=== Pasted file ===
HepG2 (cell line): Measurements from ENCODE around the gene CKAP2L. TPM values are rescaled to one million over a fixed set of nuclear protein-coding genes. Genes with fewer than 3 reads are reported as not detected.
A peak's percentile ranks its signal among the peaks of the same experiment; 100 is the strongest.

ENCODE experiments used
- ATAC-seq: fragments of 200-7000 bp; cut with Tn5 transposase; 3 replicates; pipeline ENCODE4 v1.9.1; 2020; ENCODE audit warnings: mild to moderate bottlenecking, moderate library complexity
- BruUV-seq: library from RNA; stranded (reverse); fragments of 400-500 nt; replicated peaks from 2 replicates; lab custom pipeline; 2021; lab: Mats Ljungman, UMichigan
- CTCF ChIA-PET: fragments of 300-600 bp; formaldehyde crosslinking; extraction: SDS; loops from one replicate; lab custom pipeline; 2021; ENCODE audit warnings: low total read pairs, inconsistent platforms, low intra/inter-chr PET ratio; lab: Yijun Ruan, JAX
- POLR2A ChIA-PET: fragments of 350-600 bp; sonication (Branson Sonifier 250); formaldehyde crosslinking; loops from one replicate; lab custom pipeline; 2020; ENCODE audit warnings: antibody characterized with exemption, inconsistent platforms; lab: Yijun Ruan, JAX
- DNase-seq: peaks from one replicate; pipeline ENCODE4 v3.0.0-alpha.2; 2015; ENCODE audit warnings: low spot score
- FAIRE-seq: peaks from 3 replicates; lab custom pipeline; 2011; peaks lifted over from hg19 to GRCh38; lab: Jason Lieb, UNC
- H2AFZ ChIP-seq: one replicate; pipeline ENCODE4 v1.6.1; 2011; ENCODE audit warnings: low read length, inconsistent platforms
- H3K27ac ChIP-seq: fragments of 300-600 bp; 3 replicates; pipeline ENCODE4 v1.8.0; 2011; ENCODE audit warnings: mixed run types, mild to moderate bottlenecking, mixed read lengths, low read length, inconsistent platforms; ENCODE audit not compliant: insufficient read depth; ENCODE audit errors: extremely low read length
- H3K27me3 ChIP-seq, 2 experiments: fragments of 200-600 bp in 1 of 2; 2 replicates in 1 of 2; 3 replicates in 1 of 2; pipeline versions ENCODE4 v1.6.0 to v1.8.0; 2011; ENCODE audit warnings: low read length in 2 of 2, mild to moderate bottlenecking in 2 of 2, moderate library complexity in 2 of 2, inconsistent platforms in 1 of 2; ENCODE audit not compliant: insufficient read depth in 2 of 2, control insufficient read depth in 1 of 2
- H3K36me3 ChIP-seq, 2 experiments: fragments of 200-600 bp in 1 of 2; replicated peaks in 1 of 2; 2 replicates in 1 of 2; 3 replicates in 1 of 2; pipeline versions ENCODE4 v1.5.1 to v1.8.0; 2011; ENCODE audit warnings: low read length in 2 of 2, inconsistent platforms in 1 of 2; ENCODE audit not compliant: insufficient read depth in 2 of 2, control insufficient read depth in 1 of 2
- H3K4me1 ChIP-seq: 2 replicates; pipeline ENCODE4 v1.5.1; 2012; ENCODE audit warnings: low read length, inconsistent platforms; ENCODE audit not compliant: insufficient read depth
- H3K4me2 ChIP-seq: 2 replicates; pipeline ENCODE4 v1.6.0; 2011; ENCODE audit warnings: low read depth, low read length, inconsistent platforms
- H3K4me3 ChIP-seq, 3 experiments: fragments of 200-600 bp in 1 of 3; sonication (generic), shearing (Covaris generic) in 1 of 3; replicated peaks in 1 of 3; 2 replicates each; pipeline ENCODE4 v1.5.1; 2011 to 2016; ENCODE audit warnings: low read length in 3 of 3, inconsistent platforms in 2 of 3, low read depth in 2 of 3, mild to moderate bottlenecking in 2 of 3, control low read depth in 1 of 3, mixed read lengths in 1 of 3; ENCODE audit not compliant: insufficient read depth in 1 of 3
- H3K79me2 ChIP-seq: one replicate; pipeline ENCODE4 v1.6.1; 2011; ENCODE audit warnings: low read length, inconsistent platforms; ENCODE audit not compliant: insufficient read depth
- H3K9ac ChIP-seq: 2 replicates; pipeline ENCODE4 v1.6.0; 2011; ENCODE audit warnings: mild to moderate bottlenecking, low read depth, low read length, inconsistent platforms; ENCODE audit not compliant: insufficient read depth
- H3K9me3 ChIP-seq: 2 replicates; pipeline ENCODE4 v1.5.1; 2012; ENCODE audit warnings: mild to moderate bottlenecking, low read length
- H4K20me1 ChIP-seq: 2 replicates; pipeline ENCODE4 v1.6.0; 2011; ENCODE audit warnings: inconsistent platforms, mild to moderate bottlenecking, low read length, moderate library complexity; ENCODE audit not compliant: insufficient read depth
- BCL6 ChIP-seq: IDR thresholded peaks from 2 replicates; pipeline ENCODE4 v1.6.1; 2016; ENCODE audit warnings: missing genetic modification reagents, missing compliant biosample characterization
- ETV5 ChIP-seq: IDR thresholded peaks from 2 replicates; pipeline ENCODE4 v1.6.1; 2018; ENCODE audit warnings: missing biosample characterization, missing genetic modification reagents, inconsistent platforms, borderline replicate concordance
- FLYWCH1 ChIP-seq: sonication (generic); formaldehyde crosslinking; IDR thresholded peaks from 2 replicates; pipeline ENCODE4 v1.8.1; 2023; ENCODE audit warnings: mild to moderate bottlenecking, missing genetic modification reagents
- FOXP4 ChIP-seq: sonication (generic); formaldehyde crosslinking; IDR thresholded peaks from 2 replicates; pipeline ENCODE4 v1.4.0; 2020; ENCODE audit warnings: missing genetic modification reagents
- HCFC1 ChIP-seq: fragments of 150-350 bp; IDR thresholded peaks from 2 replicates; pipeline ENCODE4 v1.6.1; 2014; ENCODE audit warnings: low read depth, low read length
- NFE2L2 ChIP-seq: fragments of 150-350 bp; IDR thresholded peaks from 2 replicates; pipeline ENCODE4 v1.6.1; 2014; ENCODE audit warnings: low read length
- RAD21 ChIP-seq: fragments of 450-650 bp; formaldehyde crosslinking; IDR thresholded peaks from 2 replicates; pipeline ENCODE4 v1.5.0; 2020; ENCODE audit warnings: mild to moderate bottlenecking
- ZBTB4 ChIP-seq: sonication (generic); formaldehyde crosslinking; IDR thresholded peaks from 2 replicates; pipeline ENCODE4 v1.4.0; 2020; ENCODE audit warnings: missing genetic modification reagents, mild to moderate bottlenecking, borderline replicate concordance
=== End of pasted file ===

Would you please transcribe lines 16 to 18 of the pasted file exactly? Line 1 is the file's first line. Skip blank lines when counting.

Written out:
- H3K4me3 ChIP-seq, 3 experiments: fragments of 200-600 bp in 1 of 3; sonication (generic), shearing (Covaris generic) in 1 of 3; replicated peaks in 1 of 3; 2 replicates each; pipeline ENCODE4 v1.5.1; 2011 to 2016; ENCODE audit warnings: low read length in 3 of 3, inconsistent platforms in 2 of 3, low read depth in 2 of 3, mild to moderate bottlenecking in 2 of 3, control low read depth in 1 of 3, mixed read lengths in 1 of 3; ENCODE audit not compliant: insufficient read depth in 1 of 3
- H3K79me2 ChIP-seq: one replicate; pipeline ENCODE4 v1.6.1; 2011; ENCODE audit warnings: low read length, inconsistent platforms; ENCODE audit not compliant: insufficient read depth
- H3K9ac ChIP-seq: 2 replicates; pipeline ENCODE4 v1.6.0; 2011; ENCODE audit warnings: mild to moderate bottlenecking, low read depth, low read length, inconsistent platforms; ENCODE audit not compliant: insufficient read depth